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California's Push for More Moderate Candidates Totally Backfires

POSTED:
Orly Taitz
Orly Taitz stands on the steps of the Federal Courthouse in Columbus, Georgia.
AP Photo/The Columbus, Ga. Ledger-Enquirer, Robin Trimarchi

In 2010, California voters approved an overhaul of the state's primary system in an attempt to bring more moderates into the state's political races. But when the votes are tallied from today's primary election, the GOP candidate chosen to go up against Sen. Dianne Feinstein in the fall could turn out to be none other than Orly Taitz, queen of the birther movement and nobody's idea of a moderate. It's safe to say this isn't what the voters had in mind.

Under the 2010 reforms California shifted to a system where candidates from both parties face off and the two with the most votes advance to the general election. In theory, you could wind up with two Republicans – or two Democrats – taking the top two spots and going on to compete in the fall. Today, though, Feinstein will come out top. The big question is, who will come in second?

Now, it's quite possible that a totally legitimate moderate Republican will emerge as the Republican candidate (there are a few – just a few – in the 23-person, 14-Republican field). But the extremely limited polling on the race shows that there's also the jokes-on-them likelihood that Taitz, running as a Republican, could take the #2 spot behind Feinstein. None of the other 23 potential candidates, Taitz included, polled higher than 2 percent in April, but Taitz leads the pack, probably on name recognition alone. Also a possibility: that the Republicans don't get a candidate in there at all.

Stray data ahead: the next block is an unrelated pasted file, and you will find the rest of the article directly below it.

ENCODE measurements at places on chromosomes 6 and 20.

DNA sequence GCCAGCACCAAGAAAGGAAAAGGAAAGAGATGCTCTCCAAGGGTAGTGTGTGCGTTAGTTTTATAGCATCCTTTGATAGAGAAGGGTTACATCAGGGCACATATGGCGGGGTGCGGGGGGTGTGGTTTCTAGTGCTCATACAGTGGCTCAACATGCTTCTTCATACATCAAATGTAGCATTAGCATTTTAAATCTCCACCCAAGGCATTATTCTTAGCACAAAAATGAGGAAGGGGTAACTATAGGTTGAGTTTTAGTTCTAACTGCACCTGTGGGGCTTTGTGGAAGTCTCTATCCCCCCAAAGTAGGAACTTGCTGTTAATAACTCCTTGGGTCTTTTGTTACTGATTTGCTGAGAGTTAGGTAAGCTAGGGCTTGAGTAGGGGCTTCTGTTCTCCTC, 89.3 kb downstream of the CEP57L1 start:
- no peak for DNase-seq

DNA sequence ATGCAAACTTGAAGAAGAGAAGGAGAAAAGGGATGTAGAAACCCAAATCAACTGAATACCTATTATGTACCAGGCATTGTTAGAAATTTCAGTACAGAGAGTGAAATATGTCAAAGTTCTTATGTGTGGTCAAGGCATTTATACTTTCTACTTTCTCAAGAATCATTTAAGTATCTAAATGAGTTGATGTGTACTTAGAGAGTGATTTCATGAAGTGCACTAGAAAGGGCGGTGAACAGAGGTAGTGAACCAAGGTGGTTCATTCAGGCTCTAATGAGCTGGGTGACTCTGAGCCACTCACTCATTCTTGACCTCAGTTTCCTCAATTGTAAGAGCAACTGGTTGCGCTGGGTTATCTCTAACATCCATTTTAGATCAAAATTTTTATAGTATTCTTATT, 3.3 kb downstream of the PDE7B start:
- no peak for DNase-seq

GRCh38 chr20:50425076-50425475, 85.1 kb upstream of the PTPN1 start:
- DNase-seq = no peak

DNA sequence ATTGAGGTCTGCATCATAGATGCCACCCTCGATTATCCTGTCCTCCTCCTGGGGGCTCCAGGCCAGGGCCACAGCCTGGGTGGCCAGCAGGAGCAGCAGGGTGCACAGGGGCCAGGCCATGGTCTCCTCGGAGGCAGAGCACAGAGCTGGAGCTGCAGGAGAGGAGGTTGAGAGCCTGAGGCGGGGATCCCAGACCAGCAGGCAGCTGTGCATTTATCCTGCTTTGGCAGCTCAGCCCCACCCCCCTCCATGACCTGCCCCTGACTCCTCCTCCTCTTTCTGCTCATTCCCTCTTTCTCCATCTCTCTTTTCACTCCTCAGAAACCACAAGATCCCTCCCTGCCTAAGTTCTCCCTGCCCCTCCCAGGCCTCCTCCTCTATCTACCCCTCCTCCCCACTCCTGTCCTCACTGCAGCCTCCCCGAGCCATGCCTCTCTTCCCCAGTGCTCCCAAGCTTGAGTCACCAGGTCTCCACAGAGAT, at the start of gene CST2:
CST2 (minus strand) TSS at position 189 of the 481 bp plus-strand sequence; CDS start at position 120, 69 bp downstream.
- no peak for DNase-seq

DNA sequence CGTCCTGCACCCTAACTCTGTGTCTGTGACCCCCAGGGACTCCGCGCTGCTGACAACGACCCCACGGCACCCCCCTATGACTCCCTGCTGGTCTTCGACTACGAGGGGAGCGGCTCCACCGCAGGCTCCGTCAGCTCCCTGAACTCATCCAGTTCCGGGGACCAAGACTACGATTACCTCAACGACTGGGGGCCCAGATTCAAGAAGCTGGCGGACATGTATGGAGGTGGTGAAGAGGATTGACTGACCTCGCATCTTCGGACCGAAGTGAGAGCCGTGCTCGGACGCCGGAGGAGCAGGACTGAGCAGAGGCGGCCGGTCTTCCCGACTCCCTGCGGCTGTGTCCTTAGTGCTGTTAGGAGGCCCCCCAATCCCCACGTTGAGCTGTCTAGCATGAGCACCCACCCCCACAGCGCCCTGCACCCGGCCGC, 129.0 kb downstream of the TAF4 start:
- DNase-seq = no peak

Establishment Republicans didn't really put up a candidate this year to challenge Feinstein, a powerful incumbent with a considerable war chest. Nor did any self-funded 1%-er come forward like last cycle (when Carly Fiorina ran for Senate against Barbara Boxer, and Meg Whitman ran for Governor against Jerry Brown, in both cases unsuccessfully, as it turned out). So instead, Republicans have the likes of Taitz and others like right-wing "Surfing" Rabbi Nachum Shifren to choose from.

Taitz says that her platform is not only about proving the president is not an American (though her numerous unsuccessful lawsuits over the years indicate otherwise), but you can practically hear the gleeful laughter coming from the Feinstein campaign. "If [Republicans] think the embarrassment over Donald Trump is bad, having the woman who brought all these lawsuits would be even worse," Bill Carrick, Feinstein's chief campaign adviser, told the San Francisco Chronicle.

As Chris Thompson wrote here yesterday, since the 90s the Republican party in California has been basically self-destructing. "Two decades of immigration and changing demographics have steadily eroded the Republican base in the Golden State," Thompson wrote. "But rather than adapt to this new reality, the state party lurched deep into the far-right swamplands of American politics. As the state grew more socially liberal, the last of the Republicans doubled down on conservatism, and sank into irrelevancy."

If things go Taitz's way tonight, you can bet this won't change anytime soon.

Late Update - June 6, 10:23 AM: Taitz wound up coming in fifth in the race, but still managed to get 113,000 people to vote for her – and, in the absence of another notable Republican in the running, was basically all anyone could talk about. Feinstein, as expected, demolished the competition with 49.5 percent of the vote. The second place candidate was state Republican party-backed newcomer Elizabeth Emken, who will now face Feinstein in the general election.

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